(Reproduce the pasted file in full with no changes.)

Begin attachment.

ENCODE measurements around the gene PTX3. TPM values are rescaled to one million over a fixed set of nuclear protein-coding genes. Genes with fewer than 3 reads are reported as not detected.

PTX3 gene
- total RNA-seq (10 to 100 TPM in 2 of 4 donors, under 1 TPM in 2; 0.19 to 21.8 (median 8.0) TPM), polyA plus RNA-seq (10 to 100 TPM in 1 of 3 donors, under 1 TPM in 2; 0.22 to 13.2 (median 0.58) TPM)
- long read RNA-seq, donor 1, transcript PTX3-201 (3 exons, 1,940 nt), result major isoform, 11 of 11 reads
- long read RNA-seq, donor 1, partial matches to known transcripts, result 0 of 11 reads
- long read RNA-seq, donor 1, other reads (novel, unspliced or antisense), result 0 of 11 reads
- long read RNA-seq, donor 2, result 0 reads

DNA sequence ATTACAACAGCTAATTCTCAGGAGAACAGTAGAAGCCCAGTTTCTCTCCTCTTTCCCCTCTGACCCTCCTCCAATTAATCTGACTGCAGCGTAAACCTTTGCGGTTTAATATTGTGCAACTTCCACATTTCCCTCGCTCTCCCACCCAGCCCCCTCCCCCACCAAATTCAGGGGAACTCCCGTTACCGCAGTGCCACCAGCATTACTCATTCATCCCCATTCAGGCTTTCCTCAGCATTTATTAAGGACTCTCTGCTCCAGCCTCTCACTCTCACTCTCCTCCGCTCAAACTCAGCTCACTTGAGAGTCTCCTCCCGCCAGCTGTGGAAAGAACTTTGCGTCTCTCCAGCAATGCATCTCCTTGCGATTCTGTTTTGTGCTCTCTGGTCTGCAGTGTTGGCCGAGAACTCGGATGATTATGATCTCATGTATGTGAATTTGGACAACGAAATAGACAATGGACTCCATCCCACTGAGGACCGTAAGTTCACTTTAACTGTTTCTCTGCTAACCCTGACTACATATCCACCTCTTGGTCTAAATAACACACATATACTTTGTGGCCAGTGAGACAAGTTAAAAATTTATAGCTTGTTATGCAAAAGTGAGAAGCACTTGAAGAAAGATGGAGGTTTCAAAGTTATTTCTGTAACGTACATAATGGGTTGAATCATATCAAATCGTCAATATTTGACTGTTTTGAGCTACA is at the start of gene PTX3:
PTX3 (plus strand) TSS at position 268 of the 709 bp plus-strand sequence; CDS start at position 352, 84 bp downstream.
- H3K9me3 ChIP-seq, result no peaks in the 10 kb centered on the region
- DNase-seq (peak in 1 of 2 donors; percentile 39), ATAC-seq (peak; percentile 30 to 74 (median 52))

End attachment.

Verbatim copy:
ENCODE measurements around the gene PTX3. TPM values are rescaled to one million over a fixed set of nuclear protein-coding genes. Genes with fewer than 3 reads are reported as not detected.

PTX3 gene
- total RNA-seq (10 to 100 TPM in 2 of 4 donors, under 1 TPM in 2; 0.19 to 21.8 (median 8.0) TPM), polyA plus RNA-seq (10 to 100 TPM in 1 of 3 donors, under 1 TPM in 2; 0.22 to 13.2 (median 0.58) TPM)
- long read RNA-seq, donor 1, transcript PTX3-201 (3 exons, 1,940 nt), result major isoform, 11 of 11 reads
- long read RNA-seq, donor 1, partial matches to known transcripts, result 0 of 11 reads
- long read RNA-seq, donor 1, other reads (novel, unspliced or antisense), result 0 of 11 reads
- long read RNA-seq, donor 2, result 0 reads

DNA sequence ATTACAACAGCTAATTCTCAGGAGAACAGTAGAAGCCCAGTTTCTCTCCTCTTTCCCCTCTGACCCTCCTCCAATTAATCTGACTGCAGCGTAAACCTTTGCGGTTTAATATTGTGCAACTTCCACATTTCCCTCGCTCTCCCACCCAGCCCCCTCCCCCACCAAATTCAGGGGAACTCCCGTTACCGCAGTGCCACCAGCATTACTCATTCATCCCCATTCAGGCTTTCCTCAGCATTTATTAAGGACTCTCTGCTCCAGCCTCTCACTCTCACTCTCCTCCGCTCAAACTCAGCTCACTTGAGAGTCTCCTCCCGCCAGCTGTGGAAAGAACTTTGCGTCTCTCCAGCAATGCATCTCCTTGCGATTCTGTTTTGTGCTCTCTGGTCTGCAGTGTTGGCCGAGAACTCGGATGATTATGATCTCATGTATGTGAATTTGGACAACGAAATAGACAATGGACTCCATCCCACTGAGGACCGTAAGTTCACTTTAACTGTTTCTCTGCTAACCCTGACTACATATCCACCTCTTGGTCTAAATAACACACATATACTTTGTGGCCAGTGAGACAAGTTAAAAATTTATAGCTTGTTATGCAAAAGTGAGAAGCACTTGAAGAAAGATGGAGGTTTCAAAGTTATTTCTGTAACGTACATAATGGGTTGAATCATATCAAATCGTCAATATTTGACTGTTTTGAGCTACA is at the start of gene PTX3:
PTX3 (plus strand) TSS at position 268 of the 709 bp plus-strand sequence; CDS start at position 352, 84 bp downstream.
- H3K9me3 ChIP-seq, result no peaks in the 10 kb centered on the region
- DNase-seq (peak in 1 of 2 donors; percentile 39), ATAC-seq (peak; percentile 30 to 74 (median 52))